In September 2006, the Centers for Disease Control and Prevention (CDC) published updated guidelines on voluntary HIV testing in health care settings. The CDC now recommends that medical providers offer all persons ages 13 to 64 voluntary HIV testing without risk assessments as a routine part of medical care.
Lambda Legal has a long history of fighting in the courts for the rights of people living with HIV. This includes winning the first HIV discrimination lawsuit in the country, filing legal briefs in major U.S. Supreme Court cases involving the Americans with Disabilities Act, including Bragdon v. Abbott, Univ. of Alabama v. Garrett, and Toyota Motor Mfg., Kentucky v.
On October 25, 2006, in Lewis v. Harris, Lambda Legal won a declaration from the New Jersey Supreme Court that barring same-sex couples from the rights and benefits of marriage violated the constitutional promise of equality.
In your hand, dear reader, you hold the first
issue of Lambda Legal’s Impact magazine. Like
the Lambda Legal Update, which it’s replacing,
Impact will be published three times a year. It will
also feature the same frontline analysis of Lambda
Legal’s cases as well as in-depth coverage of
our educational efforts and public advocacy
campaigns. But that’s where the similarities end.
More and more LGBT people are coming out at work. No matter where you work or what you do, you'll feel more secure in your job if you know your rights. For more than three decades, workplace equality has been a top priority for Lambda Legal. We have created this tool kit to give you the information you need to help guide you through your work life.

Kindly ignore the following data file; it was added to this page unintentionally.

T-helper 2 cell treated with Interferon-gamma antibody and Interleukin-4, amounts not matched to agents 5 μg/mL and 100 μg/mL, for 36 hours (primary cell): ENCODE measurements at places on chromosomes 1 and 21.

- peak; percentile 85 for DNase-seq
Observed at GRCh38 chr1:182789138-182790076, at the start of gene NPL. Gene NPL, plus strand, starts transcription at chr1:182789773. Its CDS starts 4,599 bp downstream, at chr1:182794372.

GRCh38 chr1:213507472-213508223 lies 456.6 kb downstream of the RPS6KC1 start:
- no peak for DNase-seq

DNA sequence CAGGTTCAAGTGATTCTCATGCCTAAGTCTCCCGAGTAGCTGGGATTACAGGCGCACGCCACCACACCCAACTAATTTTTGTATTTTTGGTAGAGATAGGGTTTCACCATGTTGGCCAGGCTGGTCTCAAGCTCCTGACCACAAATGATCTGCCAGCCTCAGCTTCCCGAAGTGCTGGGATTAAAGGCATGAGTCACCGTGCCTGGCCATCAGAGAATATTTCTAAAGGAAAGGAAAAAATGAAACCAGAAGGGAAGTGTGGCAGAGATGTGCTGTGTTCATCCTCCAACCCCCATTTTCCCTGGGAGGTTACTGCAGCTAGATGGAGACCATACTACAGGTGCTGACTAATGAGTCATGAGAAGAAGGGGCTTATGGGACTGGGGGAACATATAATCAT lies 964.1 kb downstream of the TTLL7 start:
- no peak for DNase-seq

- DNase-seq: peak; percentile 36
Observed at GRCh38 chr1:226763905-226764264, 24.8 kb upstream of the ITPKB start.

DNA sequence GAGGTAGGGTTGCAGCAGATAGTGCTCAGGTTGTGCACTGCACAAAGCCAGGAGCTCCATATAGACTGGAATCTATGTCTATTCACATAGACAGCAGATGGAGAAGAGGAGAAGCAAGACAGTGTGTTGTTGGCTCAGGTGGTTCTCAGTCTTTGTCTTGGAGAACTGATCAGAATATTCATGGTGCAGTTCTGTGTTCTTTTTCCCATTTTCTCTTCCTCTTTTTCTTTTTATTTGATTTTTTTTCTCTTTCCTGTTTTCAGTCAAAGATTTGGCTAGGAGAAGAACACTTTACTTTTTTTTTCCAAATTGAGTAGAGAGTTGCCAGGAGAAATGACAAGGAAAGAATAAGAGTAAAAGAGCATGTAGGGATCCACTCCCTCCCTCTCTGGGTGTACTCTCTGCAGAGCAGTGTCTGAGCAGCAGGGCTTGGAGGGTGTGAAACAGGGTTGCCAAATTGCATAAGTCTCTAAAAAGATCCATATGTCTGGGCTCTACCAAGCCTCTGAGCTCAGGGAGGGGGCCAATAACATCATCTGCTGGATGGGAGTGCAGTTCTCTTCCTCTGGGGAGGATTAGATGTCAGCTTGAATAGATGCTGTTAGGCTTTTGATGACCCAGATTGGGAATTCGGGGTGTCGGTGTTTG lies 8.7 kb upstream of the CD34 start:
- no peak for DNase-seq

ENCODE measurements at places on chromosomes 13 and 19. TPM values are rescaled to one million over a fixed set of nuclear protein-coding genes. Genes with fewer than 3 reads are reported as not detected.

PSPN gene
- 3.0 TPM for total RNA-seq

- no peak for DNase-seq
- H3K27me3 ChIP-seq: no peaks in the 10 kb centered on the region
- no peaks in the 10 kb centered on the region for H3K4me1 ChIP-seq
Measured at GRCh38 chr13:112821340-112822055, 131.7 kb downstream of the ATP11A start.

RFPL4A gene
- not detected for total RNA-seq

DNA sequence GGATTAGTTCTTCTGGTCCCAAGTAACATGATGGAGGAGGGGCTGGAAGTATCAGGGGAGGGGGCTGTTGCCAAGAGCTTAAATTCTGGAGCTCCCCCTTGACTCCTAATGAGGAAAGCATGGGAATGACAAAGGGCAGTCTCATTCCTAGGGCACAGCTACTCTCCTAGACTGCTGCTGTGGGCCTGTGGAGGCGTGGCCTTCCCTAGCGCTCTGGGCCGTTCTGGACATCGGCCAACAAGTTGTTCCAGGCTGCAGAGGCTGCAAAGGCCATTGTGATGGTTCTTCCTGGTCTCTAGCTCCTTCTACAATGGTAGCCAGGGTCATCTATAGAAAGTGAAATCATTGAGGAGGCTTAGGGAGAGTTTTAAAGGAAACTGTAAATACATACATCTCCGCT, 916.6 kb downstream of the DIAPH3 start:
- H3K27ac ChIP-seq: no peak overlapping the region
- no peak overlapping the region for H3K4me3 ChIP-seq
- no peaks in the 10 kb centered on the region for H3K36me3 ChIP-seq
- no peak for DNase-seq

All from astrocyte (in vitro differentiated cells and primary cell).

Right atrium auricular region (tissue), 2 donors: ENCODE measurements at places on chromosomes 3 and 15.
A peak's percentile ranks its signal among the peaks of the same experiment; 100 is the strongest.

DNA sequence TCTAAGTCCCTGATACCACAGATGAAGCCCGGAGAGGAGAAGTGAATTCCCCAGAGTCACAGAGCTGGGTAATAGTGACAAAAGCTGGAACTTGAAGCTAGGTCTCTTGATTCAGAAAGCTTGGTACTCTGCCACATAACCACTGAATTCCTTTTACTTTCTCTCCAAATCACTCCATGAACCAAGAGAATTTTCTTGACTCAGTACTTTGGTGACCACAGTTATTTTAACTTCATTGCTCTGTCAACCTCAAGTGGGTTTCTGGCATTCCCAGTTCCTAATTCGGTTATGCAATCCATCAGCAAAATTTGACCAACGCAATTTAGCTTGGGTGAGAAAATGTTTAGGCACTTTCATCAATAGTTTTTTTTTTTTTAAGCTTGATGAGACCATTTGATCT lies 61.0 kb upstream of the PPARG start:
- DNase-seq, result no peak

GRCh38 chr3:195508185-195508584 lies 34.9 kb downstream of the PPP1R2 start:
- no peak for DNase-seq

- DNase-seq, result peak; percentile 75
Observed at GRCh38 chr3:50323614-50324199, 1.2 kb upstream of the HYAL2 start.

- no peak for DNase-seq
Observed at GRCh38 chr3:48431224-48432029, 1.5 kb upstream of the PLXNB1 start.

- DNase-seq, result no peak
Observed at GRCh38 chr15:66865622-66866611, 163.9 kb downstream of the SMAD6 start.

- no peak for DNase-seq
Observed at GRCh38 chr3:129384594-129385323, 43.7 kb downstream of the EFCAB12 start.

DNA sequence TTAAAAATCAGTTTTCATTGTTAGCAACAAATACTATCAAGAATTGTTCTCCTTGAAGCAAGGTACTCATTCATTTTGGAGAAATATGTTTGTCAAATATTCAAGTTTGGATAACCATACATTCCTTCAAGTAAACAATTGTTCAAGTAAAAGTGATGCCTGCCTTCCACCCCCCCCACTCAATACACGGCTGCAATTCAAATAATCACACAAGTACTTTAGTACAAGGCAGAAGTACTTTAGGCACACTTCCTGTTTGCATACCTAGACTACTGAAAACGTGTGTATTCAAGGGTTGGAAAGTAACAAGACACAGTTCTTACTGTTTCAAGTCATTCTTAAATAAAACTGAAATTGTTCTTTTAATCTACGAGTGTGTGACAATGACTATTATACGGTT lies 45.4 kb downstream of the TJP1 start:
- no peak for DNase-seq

An awareness of the fallibility of the legal system and the effects of bias on the courts has led Lambda Legal Defense
and Education Fund to oppose the death penalty as an irreversible and harsh misuse of government power.
Couples in South Carolina have been waiting a long time to marry and, based on the actions of state officials, have been forced to wait longer than couples who live in the other states in the Fourth Circuit. Because we know that these changes can be confusing, it is likely many families will have questions about what it all means.